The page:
Effie’s house, creaky and dark, had seen better days, though you wouldn’t find a speck of dirt in the whole place. She still had an old-fashioned icebox in the kitchen (supplemented with a little electric refrigerator) and a chipped old gas-fired stove that looked as if it regularly ate children for breakfast. Her shelves were stocked with every cheap boxed food known to the midwest.

We were confined to the kitchen or the front parlor or the tiny, old-fashioned bathroom on the first floor; the rest of the house was strictly off-limits. The second story stairs were locked up behind a big, black door and we were forbidden to even think of opening it with the old-fashioned brass key hanging on a hook by the kitchen stove.

Hearing Effie take down that key was a signal to dash madly for the door, peering around her ample behind as she lumbered up the stairs. “Stay out!” she’d grumble, as I’d strain to catch a glimpse of the forbidden rooms. I’d see the long upstairs hall, and oblongs of light from the bedroom doorways…and then Effie would shut the stair door in my face.

“OUT!” she’d thunder, locking it behind her.

“I don’t want to see you up there. Ever,” she’d warn, “I don’t want you messing up the place. And besides,” she’d said one day, interrupting my indignant protests, “The spirit wouldn’t like it.”

Spirit? I chewed that over thoughtfully, then snuck out of the house to consult with the neighbor kids.

Effie forbade my playing with them, which only made them more desirable. I headed to their house every chance I got, and my taste for such “trash” was another sign that I was “low,” she said, destined to end up in that other place.

The neighbor kids returned Effie’s antipathy in spades. “You walk keerful with that one,” warned Margie, at 11 the oldest of the five, “she’d witch you soon as look at you.”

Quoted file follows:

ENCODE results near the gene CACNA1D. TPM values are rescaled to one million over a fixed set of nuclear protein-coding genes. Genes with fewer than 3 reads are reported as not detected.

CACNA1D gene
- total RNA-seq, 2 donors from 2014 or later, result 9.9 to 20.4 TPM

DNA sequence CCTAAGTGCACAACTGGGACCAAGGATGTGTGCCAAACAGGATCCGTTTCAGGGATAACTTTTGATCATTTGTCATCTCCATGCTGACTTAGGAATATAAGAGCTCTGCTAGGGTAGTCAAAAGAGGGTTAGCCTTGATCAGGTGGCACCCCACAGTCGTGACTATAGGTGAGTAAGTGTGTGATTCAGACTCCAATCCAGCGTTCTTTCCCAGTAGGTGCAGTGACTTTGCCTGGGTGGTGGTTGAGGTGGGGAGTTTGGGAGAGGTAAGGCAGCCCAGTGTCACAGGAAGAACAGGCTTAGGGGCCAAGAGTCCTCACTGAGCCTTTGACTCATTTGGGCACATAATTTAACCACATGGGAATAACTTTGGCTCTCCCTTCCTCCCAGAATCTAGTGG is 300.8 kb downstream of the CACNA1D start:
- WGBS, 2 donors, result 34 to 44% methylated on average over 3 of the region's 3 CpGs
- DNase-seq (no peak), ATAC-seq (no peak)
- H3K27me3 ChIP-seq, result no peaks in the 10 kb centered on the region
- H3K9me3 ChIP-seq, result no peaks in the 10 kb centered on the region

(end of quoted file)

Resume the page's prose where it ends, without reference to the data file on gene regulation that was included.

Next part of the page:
Her mamma called everybody in for a rare treat–marshmallow cream spread on store-bought white bread, topped with peanut butter, karo syrup and a sprinkling of white sugar. It was exactly as awful gooey-sweet as it sounds but I’d been well-trained by my mother to “at least take a bite when you’re a guest.” I nibbled away while Margie explained.

Effie’s powers, she said, came from “witchin up” children to do her bidding. If she could catch you, she’d shut you up in the house and work you like a dog until you faded away to thin air…or caught the wrong side of her evil eye.

“Burn you up to a cinder,” confirmed the middle boy, solemnly. It was a mystery to them all that we were still alive. “Probably,” speculated Margie, “She’s saving you’uns for special.”

From past experience we knew adults would be of no help in this matter; they tended to dismiss such concerns as an overactive imagination. “We’ll work you a charm,” she decided, “And then you watch her close.”

She opened a box and pulled out out a flat grey stone about the size of a walnut, waterworn with a hole through the middle. “Wrap it times three and redden it. With blood,” she intoned, “Repeat after me…”

I had my doubts about the efficacy of such medicaments, but complied. “Witcherlady away, witcherlady away, witcherlady away,” I repeated, as I wound a grimy piece of twine through the hole, three times, then tied a knot. I picked open a scab on my knee; the resulting drop of blood reddened the twine satisfactorily.